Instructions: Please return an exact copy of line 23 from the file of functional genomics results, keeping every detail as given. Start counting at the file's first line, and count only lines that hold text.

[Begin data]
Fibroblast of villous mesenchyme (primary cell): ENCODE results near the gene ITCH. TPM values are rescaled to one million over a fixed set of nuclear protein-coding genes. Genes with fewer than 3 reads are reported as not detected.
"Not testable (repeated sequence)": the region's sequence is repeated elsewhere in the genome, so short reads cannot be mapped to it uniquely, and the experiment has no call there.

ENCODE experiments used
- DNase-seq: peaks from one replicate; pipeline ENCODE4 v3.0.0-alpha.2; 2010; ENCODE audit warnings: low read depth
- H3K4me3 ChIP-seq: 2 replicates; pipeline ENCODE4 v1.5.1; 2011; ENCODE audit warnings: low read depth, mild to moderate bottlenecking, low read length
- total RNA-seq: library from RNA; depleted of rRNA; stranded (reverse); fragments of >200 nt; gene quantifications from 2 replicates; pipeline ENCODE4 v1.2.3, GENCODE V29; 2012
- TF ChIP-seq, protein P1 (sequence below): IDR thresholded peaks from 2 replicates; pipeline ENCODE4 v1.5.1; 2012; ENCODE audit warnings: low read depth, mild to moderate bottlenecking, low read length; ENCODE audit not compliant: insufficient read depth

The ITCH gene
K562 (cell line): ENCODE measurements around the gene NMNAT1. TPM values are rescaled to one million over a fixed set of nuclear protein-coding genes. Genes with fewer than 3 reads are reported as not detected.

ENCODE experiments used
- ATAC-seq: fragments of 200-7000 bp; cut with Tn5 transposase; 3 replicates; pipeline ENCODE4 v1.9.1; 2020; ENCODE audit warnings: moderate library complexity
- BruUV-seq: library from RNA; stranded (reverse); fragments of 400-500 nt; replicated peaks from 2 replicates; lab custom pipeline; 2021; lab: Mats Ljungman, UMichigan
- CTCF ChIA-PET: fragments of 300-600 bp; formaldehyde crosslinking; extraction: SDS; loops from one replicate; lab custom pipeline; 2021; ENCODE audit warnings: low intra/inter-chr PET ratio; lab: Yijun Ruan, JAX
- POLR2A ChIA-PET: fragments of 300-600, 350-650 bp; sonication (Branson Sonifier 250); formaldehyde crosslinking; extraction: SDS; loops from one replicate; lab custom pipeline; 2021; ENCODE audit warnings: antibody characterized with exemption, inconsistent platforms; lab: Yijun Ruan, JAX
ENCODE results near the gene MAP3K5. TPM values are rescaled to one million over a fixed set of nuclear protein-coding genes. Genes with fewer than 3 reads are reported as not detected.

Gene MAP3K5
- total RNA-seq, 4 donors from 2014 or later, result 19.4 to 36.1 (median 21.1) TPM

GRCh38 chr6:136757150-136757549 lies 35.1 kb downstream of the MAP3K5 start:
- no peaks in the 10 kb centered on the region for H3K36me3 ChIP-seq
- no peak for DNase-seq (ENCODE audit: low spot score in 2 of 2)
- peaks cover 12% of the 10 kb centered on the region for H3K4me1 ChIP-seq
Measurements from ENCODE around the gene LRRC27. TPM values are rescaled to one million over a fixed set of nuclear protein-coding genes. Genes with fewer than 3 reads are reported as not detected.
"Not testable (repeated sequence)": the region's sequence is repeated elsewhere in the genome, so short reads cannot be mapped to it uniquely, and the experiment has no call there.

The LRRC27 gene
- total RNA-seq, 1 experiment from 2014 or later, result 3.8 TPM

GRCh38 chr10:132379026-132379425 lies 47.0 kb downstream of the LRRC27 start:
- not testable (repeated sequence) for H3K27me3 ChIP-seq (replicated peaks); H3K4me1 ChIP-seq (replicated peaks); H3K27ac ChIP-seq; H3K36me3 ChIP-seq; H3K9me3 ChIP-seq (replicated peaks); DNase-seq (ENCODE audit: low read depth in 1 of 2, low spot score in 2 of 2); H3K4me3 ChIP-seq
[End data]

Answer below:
"Not testable (repeated sequence)": the region's sequence is repeated elsewhere in the genome, so short reads cannot be mapped to it uniquely, and the experiment has no call there.